Today I came across an interesting discussion in the New York Times entitled, "Beauty and the Bento Box." It was a follow up to an article on these artful Japanese lunch boxes featuring several experts weighing in on the question:
"What does the care devoted to the visual details in a packed lunch suggest
about the culture? Why is such value placed on aesthetics in everyday life
Due to recent travels I've developed an interest in the beautifully delicate Japanese aesthetic, so I've decided to make a short exploration of my own.
It seems that the Japanese aesthetic permeates nearly every aspect of culture on the island. It's concepts are rooted in a set of fundamental principles which are deeply ingrained in the collective consciousness. These principles manifest themselves in infinite forms, reaching all the way from the elaborate tea ceremonies to the aisles of the supermarket. Identifying these elements of style have allowed me to better understand the feelings of harmony, restraint and elegance I experienced even in the most unexpected places in Japan, as well as a method to introduce them into my own life.
Central to the appreciation of beauty in Japan is the concept of impermanence. Everything in this world, whether lovely or terrible will eventually fade away. Dwelling on this idea can lead to feelings of melancholy, but it also inspires gratitude for the moment. If all the world is ephemeral, then we must cherish it all the more. In the Bento Box we can see quite obviously a celebration of the fleeting. Just because food is impermanent is not a reason it should not and must not be beautiful. Everyday deserves wonder, no matter how routine.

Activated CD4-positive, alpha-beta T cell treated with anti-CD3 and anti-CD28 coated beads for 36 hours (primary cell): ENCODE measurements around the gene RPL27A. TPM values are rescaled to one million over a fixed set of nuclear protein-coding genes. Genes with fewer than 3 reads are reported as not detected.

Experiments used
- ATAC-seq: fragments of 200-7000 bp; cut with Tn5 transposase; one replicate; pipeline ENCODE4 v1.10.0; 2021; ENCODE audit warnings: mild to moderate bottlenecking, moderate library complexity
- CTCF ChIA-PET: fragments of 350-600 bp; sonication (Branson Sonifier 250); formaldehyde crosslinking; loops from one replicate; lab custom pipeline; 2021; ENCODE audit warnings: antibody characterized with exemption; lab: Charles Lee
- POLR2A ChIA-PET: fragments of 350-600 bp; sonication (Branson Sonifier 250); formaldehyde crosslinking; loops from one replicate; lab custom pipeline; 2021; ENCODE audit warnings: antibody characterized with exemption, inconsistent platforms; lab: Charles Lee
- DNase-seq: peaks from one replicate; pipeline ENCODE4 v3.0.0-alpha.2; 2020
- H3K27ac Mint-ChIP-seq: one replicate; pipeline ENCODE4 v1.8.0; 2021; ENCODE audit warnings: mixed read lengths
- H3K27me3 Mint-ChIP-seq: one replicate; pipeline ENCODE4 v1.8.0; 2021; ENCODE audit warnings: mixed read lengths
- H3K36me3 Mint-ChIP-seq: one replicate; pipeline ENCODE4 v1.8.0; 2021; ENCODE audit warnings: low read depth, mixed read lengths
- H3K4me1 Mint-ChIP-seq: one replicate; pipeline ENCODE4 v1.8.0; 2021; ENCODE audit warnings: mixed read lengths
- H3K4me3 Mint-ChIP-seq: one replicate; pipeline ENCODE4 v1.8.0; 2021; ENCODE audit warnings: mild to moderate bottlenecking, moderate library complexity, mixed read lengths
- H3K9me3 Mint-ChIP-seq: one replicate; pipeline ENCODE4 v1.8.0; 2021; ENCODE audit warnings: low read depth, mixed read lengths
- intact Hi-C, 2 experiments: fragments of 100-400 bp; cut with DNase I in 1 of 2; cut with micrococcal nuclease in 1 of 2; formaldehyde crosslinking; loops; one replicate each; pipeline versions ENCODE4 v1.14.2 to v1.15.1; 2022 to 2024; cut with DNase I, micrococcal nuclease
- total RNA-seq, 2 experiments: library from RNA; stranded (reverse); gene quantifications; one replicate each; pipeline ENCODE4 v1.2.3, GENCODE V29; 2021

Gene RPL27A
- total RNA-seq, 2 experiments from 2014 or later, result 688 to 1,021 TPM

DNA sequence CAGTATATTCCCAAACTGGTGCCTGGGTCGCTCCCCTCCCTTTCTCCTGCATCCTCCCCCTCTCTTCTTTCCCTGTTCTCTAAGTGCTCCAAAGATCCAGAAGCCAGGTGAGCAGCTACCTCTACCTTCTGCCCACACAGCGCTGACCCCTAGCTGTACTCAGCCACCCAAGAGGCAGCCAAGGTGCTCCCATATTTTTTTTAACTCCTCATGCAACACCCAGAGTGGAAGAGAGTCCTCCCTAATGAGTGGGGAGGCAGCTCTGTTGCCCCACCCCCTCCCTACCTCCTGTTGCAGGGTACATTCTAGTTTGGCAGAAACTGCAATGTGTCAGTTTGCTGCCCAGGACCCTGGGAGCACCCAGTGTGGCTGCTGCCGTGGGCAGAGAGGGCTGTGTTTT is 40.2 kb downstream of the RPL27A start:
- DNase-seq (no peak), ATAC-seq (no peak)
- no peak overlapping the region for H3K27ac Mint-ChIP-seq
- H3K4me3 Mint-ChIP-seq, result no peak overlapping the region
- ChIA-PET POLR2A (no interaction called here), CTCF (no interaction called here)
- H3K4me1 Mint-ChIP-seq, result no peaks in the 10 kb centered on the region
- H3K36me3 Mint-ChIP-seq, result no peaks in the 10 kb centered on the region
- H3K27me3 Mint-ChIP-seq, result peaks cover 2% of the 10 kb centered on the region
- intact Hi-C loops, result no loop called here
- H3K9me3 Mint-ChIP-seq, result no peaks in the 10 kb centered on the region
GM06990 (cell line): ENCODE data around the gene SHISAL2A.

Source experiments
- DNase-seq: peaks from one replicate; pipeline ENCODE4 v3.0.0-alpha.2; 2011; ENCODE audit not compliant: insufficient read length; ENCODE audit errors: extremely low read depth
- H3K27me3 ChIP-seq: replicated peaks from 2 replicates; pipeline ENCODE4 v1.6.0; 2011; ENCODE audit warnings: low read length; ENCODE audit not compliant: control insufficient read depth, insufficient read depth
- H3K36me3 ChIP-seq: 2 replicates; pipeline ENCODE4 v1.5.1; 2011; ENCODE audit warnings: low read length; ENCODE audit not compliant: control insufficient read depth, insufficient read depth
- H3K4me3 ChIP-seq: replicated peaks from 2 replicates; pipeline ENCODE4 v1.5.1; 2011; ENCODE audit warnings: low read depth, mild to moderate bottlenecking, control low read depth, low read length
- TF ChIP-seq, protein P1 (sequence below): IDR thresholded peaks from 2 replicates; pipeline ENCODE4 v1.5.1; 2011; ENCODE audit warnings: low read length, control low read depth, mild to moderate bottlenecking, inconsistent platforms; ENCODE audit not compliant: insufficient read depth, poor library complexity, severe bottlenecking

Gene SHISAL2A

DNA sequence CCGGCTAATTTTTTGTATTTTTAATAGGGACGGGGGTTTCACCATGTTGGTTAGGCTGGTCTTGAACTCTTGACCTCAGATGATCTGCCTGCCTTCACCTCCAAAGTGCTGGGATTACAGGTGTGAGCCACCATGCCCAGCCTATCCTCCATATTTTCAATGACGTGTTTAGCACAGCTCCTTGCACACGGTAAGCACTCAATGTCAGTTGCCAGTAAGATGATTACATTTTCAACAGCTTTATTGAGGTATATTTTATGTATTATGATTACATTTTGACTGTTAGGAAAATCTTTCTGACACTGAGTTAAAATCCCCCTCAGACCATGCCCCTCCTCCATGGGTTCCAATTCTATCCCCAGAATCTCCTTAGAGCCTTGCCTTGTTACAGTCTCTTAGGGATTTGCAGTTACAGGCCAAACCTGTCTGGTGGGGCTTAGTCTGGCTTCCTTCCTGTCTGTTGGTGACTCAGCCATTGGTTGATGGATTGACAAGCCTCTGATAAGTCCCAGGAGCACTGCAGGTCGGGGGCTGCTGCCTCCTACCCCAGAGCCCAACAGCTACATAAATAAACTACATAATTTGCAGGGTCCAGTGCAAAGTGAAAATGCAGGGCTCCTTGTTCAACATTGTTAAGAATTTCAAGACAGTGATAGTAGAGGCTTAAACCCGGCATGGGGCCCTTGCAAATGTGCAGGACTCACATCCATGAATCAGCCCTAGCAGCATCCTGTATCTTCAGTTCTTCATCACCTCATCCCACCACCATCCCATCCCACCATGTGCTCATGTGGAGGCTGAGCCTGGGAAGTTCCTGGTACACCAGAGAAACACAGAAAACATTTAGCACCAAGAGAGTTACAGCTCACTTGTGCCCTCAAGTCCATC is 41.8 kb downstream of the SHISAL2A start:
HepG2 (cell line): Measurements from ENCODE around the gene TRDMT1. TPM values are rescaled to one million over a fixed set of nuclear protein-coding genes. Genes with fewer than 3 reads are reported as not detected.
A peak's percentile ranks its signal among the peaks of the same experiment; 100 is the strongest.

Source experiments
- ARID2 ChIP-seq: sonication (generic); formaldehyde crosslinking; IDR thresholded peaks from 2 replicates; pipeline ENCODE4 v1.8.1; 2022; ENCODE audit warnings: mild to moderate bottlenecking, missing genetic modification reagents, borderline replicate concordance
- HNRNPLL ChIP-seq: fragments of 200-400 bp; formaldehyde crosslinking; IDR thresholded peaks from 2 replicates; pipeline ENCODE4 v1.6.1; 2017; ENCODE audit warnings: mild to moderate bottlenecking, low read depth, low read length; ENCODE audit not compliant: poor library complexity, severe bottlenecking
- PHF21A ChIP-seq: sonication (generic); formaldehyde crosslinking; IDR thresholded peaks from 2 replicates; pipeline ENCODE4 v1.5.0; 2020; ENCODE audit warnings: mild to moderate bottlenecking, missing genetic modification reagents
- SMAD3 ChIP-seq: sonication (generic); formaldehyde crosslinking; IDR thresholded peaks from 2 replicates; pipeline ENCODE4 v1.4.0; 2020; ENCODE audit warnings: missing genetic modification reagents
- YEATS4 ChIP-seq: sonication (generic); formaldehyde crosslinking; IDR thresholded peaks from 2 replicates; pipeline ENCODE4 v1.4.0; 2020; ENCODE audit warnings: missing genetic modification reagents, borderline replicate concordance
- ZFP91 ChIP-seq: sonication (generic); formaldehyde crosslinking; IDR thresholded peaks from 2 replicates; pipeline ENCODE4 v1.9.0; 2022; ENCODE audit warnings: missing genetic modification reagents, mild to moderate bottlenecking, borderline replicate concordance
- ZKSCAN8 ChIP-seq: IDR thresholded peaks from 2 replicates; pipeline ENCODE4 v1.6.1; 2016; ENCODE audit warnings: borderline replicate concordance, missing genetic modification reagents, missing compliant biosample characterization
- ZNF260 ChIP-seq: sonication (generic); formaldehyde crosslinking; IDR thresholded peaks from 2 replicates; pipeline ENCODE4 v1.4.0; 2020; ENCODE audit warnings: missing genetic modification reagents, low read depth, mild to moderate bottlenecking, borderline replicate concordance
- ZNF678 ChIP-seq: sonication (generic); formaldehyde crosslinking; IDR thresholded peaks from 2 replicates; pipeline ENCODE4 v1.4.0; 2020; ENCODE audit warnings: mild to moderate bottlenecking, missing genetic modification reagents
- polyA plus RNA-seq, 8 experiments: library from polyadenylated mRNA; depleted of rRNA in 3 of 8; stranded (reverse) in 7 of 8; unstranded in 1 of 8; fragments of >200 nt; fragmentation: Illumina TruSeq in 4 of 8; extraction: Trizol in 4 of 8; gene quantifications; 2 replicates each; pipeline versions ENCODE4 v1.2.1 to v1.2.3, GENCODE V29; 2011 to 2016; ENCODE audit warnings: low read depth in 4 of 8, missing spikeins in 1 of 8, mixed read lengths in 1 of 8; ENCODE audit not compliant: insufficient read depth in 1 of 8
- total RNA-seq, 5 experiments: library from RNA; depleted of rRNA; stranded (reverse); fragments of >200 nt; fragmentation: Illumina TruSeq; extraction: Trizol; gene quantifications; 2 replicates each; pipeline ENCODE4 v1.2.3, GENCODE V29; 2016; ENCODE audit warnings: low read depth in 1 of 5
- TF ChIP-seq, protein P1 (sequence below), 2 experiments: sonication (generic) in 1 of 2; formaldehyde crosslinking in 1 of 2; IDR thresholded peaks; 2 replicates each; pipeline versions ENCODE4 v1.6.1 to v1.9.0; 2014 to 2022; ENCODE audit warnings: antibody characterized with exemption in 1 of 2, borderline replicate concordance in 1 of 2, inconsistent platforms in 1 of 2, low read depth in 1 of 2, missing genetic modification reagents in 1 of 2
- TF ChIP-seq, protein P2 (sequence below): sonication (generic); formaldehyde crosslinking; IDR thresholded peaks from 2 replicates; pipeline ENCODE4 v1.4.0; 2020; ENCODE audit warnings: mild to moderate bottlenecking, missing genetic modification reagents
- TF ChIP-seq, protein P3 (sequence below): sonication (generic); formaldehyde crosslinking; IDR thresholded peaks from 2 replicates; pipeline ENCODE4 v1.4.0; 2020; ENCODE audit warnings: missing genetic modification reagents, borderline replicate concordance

Another important stylistic element is "simplicity" (known as wabi to the Japanese). The subtle grace of an object can add infinitely to its beauty. Additionally, this concept dictates moderation and restraint. One of the strengths of the Bento Box is that it makes food appear much more copious. Ginger curls into delicate flowers, salad is shredded and layered in contrasting hues, and each element is housed in its own space. When the lunch plate is an art form there is much more enjoyment in the process and therefore less need for abundance.
Finally, we come to the concept of mono no aware, or, "awareness of things." In the Japanese aesthetic there is an interconnectivity between all forms of art and intellectual pursuit. The cultivated individual must be skilled in many areas to truly attain greatness. Calligraphy, gardening, Haiku, cinema, and painting all depend upon and borrow from one another. Preparing food in such an elaborate way can show off such skills and be a credit to the one who has prepared it. And it appeals to the part of every person that reveres the beautiful.
These are just a few examples in a complex web of concepts which make up the Japanese artistic style and they are based upon my limited understanding. Even so, I can now look upon the iconic flower of Japan and Korea, the Cherry Blossom, with a new vision. It seems to be a perfect representation of these stylistic elements: beauty in grace and simplicity, imperfect and impermanent, unfurling to the height of loveliness before falling to decay. A perfect allegory for nearly everything.
1. Parkes, Graham. "Japanese Aesthetics." Stanford Encyclopedia of Philosophy (Winter 2008). Edward N. Zalta (ed).
2. Aesthetics in Asia - Japan a>